While the mortality rate for COVID-191 varies around the world (in large part due to variations in testing), one trend is clear: The infection disproportionately affects the elderly, with those over the age of 75 making up the bulk of the deaths.
COVID-19 Outcomes Tied to Age
Looking at provisional data2 from the U.S. Centers for Disease Control and Prevention, you can see a clear and dramatic increase in deaths for each older age group.
For young people, especially children, the risk of death is negligible. (Even so, more elderly die from pneumonia that is unrelated to COVID-19. The statistics separate out COVID-19 cases, pneumonia only, and pneumonia with concurrent COVID-19 infection.3)
The exact same age-dependent trend is seen in other countries, four examples of which are included in the OurWorldInData.org’s graph below.4 As noted in a May 29, 2020, review5 in the journal Aging, “Adults over 65 years of age represent 80% of hospitalizations and have a 23-fold greater risk of death than those under 65.”
Below is a graph created by the Minnesota Department of Health, published by Twin Cities Pioneer Press6 June 1, 2020, showing the same kind of age-dependent mortality curve.
Underlying Conditions Are a Primary Risk Factor
In addition to age, underlying health conditions (so-called comorbidities) are a primary risk factor that raises your risk of death from COVID-19. Not surprisingly, the elderly tend to have more underlying conditions. Very few people who have no underlying health conditions at all end up dying from this infection.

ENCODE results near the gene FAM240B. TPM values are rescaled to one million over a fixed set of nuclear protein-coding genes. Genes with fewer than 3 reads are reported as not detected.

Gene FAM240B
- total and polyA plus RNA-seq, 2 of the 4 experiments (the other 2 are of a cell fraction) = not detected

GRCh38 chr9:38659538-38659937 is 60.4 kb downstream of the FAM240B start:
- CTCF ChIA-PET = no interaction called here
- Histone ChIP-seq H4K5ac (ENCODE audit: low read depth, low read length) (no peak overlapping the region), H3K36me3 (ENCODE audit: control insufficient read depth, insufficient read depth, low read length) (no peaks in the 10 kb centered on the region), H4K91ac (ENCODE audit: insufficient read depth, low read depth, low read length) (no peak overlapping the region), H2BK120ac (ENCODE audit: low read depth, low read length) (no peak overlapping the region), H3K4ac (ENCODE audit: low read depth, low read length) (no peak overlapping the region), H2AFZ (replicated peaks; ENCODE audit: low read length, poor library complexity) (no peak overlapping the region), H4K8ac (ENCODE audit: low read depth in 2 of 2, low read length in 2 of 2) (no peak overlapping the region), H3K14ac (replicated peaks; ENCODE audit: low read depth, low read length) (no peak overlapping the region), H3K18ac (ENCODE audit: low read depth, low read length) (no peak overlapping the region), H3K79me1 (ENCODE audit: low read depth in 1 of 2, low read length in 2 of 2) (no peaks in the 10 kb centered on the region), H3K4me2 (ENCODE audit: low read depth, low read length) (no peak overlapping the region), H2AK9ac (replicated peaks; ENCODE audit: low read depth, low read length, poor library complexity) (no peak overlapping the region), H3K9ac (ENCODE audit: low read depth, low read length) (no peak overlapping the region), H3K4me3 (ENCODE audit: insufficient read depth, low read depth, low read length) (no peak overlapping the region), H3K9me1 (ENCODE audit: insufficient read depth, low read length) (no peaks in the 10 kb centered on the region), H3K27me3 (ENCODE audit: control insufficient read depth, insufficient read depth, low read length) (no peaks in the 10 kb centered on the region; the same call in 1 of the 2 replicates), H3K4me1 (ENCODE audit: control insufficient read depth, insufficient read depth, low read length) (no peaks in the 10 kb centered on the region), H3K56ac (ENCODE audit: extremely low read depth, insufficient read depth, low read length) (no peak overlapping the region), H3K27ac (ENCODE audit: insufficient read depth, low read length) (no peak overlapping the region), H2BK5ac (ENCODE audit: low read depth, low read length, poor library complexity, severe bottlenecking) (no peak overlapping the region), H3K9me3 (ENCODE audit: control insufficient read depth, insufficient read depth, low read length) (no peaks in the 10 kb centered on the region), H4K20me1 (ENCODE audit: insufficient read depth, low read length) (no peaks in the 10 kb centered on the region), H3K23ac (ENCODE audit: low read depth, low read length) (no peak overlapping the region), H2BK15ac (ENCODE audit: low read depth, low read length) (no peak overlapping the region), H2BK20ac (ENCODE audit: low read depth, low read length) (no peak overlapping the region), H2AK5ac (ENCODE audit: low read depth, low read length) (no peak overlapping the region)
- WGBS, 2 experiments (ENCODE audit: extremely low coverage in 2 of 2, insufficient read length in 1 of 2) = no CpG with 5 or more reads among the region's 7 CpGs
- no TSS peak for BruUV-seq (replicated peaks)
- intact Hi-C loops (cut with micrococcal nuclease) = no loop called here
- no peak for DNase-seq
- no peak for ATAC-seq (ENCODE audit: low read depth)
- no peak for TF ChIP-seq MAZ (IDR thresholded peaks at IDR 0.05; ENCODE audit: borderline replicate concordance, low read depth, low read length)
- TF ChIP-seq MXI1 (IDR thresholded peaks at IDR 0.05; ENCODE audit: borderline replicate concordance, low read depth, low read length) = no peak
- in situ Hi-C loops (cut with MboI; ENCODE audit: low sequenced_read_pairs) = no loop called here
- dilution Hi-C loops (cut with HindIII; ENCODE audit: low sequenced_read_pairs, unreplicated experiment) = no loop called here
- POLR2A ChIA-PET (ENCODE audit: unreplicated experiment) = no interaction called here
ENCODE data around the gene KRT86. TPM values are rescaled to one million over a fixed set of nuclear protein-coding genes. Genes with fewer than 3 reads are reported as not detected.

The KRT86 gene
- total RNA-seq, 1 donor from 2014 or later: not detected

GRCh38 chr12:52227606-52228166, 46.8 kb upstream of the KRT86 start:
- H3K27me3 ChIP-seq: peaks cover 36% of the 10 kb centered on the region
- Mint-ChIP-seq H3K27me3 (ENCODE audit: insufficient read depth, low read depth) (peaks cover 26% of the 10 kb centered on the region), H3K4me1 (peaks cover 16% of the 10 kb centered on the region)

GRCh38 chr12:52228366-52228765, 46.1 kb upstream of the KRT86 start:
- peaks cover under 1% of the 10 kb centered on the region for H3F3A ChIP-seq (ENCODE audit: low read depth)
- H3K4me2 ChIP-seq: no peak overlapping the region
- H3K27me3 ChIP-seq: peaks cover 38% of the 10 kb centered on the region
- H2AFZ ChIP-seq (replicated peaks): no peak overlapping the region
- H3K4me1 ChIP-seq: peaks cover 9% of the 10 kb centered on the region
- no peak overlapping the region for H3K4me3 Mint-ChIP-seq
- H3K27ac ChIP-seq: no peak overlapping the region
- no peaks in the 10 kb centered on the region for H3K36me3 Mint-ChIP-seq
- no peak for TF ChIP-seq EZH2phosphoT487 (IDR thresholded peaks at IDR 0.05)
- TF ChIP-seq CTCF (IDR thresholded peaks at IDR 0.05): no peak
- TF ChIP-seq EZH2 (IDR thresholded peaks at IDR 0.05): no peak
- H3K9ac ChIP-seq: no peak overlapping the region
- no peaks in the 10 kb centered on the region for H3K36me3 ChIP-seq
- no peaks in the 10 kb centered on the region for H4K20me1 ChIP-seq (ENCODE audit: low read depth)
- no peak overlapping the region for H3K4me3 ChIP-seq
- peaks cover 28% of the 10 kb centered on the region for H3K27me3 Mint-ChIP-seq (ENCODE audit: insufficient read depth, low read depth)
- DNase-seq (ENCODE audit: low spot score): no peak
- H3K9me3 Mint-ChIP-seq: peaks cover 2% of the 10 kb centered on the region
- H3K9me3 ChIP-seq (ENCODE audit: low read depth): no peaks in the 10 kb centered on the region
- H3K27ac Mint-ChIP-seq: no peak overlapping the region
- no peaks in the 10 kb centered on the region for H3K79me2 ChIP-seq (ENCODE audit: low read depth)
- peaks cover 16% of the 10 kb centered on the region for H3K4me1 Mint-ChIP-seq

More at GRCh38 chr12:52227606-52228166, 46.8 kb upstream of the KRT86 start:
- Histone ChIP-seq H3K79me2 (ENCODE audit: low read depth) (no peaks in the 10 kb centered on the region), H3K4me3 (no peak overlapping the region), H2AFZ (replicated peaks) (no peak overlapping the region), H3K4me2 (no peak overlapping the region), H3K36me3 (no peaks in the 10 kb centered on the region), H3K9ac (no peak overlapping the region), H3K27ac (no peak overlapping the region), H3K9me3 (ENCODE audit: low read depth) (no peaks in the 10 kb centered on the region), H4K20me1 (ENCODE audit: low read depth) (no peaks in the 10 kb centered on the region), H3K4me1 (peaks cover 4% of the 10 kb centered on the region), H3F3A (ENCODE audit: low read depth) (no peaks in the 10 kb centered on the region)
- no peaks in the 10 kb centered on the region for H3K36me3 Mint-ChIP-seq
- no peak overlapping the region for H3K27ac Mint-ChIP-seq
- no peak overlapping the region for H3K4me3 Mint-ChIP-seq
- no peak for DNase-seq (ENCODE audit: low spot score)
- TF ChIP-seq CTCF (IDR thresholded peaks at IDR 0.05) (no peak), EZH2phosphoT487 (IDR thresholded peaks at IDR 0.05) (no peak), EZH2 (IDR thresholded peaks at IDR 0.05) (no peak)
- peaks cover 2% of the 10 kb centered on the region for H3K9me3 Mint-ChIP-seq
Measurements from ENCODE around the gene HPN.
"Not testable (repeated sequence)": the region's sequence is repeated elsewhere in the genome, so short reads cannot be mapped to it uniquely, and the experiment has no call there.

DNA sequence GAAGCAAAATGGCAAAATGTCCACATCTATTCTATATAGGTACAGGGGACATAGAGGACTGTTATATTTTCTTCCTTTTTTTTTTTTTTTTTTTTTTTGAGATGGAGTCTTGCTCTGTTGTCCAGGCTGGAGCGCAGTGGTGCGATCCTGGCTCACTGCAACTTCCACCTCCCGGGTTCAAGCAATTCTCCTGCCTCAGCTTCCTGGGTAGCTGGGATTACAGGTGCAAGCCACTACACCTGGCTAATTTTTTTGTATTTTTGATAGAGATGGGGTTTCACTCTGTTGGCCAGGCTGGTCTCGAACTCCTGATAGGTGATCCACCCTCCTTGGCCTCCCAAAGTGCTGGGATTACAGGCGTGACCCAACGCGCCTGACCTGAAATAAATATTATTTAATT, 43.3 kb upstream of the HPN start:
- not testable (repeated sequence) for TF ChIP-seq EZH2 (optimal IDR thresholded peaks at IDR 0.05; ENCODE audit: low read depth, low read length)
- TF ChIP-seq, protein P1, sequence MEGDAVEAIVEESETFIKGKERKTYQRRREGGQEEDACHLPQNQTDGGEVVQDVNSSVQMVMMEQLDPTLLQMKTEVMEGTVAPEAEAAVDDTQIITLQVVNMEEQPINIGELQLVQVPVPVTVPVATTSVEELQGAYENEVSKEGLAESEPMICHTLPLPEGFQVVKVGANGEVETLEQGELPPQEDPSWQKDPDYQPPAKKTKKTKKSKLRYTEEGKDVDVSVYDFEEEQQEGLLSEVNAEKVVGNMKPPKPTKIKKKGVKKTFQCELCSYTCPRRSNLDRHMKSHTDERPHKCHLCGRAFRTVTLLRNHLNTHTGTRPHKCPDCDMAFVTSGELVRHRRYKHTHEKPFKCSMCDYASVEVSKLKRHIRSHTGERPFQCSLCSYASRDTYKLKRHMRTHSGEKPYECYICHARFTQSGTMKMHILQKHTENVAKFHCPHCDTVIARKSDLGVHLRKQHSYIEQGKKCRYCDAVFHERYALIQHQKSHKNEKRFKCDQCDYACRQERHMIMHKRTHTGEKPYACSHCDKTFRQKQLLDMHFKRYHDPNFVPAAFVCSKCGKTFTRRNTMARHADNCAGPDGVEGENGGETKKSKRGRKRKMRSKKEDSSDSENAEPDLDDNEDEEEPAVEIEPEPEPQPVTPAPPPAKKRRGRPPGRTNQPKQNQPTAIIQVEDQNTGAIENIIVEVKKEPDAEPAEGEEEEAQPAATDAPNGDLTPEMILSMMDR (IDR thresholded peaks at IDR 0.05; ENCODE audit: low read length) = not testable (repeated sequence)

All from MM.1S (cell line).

Below is an Our World in Data graph showing the breakdown of comorbidities found in Chinese patients, as of February 11, 2020.7
Another graph from the Minnesota Department of Health, (again, published by Twin Cities Pioneer Press8) reveals a different picture of prevailing comorbidities, yet the trend itself is clear: A vast majority of those who die have underlying conditions that make them more susceptible to severe infection and death.
In the case of Minnesota, 97% of COVID-19-related deaths have occurred in those “already fighting serious illness before they were infected.“9 The average age of those who have died is 82. Meanwhile, the medial age of Minnesotans with known COVID-19 infection is 42.
Just like in other areas, more than 80% of deaths occurred in nursing homes, assisted living facilities and live-in rehab centers, and there are logical reasons for this. More than 90% of residents of these centers have at least one chronic disease and more than 70% have two conditions, which in turn can weaken their immune systems.10 They also live in close quarters and share staff, which facilitates the spread of pathogens.
Italy and certain states in the U.S. — most notably New York, which has the highest COVID-19 death rate in the world — made the grave error of sending COVID-19 infected patients into nursing homes.
In light of what we currently know about the transmission, this was one of the most catastrophic and negligent government decisions that likely caused far more deaths than the lockdown prevented.
Rather than calling for the total lockdown of healthy and low-risk populations, why did health and government officials not simply call for the protection and isolation of the elderly?